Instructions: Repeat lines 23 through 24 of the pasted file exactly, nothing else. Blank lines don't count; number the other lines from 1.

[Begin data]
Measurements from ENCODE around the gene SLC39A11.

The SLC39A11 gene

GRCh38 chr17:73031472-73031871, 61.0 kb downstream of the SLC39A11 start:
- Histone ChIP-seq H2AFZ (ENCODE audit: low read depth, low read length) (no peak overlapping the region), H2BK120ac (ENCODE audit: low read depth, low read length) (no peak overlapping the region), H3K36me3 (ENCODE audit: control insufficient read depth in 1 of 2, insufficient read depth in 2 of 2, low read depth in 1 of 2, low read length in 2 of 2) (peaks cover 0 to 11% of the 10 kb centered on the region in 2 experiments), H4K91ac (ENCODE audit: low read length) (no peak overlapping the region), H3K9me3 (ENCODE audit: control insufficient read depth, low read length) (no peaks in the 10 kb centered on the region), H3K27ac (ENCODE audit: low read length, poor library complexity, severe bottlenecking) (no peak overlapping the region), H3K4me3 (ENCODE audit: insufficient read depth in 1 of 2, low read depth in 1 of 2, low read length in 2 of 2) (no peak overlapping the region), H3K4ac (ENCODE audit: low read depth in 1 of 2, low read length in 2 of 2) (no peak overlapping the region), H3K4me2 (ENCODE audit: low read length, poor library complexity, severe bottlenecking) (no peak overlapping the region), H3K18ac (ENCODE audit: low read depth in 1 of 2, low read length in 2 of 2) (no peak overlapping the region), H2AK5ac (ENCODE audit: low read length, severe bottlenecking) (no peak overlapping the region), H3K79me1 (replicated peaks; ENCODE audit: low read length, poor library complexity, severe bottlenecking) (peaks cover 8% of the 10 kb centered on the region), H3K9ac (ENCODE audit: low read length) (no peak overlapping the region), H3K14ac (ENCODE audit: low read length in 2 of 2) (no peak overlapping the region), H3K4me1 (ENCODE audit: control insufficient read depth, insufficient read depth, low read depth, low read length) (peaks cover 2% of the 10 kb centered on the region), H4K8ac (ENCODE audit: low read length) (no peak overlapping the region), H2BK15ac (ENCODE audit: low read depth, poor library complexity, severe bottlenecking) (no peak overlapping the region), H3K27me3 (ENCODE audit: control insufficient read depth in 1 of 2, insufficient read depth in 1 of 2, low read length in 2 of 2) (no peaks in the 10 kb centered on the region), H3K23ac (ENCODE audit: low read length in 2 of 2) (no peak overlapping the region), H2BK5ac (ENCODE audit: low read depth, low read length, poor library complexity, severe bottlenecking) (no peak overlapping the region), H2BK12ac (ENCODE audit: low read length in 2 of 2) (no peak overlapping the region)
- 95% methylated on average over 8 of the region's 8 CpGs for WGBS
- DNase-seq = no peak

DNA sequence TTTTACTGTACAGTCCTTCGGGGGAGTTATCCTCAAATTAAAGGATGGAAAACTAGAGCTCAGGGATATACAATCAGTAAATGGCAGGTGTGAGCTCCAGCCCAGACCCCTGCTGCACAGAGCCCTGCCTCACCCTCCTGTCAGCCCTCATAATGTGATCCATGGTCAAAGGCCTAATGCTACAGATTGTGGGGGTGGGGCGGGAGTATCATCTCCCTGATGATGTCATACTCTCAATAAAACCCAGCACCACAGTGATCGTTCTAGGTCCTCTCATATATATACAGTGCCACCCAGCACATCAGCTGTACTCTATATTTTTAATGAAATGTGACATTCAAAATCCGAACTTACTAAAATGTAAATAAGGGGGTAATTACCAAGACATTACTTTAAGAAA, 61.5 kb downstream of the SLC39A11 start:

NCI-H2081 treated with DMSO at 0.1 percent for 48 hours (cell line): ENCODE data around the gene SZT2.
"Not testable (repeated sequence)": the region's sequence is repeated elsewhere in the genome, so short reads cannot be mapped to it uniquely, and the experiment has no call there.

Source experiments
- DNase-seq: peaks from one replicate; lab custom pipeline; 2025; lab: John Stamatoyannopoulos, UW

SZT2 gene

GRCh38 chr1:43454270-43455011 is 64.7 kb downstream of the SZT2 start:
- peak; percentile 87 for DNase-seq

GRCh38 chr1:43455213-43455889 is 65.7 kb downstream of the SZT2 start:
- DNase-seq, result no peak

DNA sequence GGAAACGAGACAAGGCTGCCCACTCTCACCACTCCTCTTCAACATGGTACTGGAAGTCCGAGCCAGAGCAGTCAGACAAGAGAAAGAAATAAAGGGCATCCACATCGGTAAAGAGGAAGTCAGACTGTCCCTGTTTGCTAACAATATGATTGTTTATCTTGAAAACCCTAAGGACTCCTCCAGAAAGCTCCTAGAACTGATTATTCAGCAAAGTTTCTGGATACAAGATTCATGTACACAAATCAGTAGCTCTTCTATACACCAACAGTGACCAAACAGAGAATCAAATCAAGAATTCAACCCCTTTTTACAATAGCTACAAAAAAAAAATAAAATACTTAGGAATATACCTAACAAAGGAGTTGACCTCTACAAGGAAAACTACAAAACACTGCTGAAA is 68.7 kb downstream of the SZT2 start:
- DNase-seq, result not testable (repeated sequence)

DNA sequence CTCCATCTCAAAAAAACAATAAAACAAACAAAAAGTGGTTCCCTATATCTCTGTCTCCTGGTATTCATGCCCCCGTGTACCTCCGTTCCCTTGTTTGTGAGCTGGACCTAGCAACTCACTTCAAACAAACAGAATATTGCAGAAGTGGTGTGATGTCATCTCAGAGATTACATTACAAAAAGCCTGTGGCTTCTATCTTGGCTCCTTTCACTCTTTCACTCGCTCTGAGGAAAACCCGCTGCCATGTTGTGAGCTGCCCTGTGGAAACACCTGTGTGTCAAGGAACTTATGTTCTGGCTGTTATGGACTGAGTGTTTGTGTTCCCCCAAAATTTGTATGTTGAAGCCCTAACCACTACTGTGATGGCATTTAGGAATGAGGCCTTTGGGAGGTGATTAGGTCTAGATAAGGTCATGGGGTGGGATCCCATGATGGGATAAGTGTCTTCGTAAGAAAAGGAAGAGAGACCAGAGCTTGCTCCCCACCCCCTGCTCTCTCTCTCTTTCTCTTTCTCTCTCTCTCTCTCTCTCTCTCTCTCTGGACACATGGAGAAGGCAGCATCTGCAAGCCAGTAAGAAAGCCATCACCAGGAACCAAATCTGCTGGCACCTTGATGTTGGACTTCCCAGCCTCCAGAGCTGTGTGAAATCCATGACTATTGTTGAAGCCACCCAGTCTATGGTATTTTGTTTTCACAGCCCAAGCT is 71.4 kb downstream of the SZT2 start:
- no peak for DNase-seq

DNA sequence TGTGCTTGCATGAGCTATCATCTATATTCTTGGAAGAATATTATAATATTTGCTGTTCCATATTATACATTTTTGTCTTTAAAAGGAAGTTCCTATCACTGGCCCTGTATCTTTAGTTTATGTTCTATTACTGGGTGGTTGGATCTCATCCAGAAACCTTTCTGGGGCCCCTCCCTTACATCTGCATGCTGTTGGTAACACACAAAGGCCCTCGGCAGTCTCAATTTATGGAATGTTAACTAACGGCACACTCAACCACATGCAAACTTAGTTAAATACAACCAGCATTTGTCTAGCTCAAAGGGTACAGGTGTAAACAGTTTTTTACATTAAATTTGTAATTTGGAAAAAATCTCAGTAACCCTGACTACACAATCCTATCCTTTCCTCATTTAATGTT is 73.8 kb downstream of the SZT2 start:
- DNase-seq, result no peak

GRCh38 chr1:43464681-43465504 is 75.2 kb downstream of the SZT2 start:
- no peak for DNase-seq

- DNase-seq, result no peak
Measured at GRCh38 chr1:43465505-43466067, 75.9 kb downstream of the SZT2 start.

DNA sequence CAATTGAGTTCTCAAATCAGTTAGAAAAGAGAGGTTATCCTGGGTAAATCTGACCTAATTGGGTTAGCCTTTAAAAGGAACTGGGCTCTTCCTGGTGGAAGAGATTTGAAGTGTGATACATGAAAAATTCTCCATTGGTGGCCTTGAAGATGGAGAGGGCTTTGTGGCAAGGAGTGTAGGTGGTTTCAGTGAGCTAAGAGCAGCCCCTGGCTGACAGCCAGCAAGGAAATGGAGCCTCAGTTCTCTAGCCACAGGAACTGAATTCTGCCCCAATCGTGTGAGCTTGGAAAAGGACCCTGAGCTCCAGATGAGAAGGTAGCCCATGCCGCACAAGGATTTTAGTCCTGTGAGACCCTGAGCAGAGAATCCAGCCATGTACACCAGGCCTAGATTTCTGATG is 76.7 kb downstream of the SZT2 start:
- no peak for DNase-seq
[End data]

GRCh38 chr1:43464681-43465504 is 75.2 kb downstream of the SZT2 start:
- no peak for DNase-seq